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  • An operator == whose parameters are non-const references

    - by Eduardo León
    I this post, I've seen this: class MonitorObjectString: public MonitorObject { // some other declarations friend inline bool operator==(/*const*/ MonitorObjectString& lhs, /*const*/ MonitorObjectString& rhs) { return lhs.fVal==rhs.fVal; } } Before we can continue, THIS IS VERY IMPORTANT: I am not questioning anyone's ability to code. I am just wondering why someone would need non-const references in a comparison. The poster of that question did not write that code. This was just in case. This is important too: I added both /*const*/s and reformatted the code. Now, we get back to the topic: I can't think of a sane use of the equality operator that lets you modify its by-ref arguments. Do you?

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  • What does the operator "<<" mean in C#?

    - by Kurru
    I was doing some basic audio programming in C# using the NAudio package and I came across the following expression and I have no idea what it means, as i've never seen the << operator being used before. So what does << mean? Please give a quick explaination of this expression. short sample = (short)((buffer[index + 1] << 8) | buffer[index + 0]);

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  • Why does virtual assignment behave differently than other virtual functions of the same signature?

    - by David Rodríguez - dribeas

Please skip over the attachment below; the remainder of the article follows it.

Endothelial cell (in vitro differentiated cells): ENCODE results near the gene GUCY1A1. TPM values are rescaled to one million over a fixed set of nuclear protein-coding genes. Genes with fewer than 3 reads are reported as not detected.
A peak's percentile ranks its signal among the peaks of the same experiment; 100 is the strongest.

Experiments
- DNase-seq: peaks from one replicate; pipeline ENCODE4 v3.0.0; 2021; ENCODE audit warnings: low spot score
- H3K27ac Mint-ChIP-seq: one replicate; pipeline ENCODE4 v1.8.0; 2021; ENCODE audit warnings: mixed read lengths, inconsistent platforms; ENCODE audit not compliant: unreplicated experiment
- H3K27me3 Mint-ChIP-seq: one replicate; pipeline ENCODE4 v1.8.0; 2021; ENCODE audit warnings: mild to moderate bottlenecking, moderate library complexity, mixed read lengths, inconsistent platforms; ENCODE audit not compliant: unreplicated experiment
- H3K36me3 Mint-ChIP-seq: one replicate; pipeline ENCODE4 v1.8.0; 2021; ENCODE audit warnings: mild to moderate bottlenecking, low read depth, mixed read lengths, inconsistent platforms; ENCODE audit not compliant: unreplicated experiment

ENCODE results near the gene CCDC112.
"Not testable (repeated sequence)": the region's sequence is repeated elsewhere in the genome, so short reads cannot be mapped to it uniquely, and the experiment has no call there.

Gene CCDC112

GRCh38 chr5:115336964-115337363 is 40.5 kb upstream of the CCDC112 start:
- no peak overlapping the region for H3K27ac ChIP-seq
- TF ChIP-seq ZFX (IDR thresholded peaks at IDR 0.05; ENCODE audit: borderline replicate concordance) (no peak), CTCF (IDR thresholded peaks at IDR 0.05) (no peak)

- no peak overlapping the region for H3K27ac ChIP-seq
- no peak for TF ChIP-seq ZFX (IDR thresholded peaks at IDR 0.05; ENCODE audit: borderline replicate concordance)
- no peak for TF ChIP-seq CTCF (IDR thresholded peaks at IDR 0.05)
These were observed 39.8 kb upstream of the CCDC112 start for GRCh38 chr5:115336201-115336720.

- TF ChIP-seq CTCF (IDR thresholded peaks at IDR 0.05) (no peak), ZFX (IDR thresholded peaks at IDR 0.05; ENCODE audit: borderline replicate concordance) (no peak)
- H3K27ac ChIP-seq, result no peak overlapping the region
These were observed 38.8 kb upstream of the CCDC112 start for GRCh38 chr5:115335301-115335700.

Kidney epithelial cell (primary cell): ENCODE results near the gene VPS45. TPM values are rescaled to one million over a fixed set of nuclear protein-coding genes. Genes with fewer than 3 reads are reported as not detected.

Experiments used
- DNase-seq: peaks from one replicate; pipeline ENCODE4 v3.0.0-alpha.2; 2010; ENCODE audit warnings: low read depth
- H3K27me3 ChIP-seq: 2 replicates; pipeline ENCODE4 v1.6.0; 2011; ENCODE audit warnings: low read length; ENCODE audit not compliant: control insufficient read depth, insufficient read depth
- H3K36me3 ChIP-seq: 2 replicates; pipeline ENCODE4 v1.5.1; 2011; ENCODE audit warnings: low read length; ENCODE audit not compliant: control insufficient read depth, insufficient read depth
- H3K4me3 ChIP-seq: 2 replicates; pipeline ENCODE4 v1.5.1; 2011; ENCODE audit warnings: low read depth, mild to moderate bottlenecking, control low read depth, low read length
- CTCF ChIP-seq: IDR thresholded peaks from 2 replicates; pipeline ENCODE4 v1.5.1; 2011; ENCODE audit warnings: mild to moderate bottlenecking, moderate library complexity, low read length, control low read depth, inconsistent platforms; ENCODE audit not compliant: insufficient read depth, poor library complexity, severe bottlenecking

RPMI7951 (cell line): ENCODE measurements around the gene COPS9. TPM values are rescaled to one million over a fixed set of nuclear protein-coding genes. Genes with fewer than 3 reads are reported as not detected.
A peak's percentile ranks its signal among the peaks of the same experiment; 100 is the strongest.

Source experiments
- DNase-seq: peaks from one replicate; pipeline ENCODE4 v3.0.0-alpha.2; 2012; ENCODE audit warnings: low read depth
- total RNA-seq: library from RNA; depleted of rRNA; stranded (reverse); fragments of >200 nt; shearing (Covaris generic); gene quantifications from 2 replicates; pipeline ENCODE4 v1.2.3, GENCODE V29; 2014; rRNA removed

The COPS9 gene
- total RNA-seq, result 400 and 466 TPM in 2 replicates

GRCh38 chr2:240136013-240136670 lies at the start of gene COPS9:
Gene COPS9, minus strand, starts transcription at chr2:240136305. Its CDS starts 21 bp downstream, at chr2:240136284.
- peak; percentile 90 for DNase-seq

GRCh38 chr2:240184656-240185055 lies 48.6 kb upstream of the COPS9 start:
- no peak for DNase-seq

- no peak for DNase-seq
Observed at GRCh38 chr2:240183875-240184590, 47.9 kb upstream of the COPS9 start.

While playing with implementing a virtual assignment operator I have ended with a funny behavior. It is not a compiler glitch, since g++ 4.1, 4.3 and VS 2005 share the same behavior. Basically, the virtual operator= behaves differently than any other virtual function with respect to the code that is actually being executed. struct Base { virtual Base& f( Base const & ) { std::cout << "Base::f(Base const &)" << std::endl; return *this; } virtual Base& operator=( Base const & ) { std::cout << "Base::operator=(Base const &)" << std::endl; return *this; } }; struct Derived : public Base { virtual Base& f( Base const & ) { std::cout << "Derived::f(Base const &)" << std::endl; return *this; } virtual Base& operator=( Base const & ) { std::cout << "Derived::operator=( Base const & )" << std::endl; return *this; } }; int main() { Derived a, b; a.f( b ); // [0] outputs: Derived::f(Base const &) (expected result) a = b; // [1] outputs: Base::operator=(Base const &) Base & ba = a; Base & bb = b; ba = bb; // [2] outputs: Derived::operator=(Base const &) Derived & da = a; Derived & db = b; da = db; // [3] outputs: Base::operator=(Base const &) ba = da; // [4] outputs: Derived::operator=(Base const &) da = ba; // [5] outputs: Derived::operator=(Base const &) } The effect is that the virtual operator= has a different behavior than any other virtual function with the same signature ([0] compared to [1]), by calling the Base version of the operator when called through real Derived objects ([1]) or Derived references ([3]) while it does perform as a regular virtual function when called through Base references ([2]), or when either the lvalue or rvalue are Base references and the other a Derived reference ([4],[5]). Is there any sensible explanation to this odd behavior?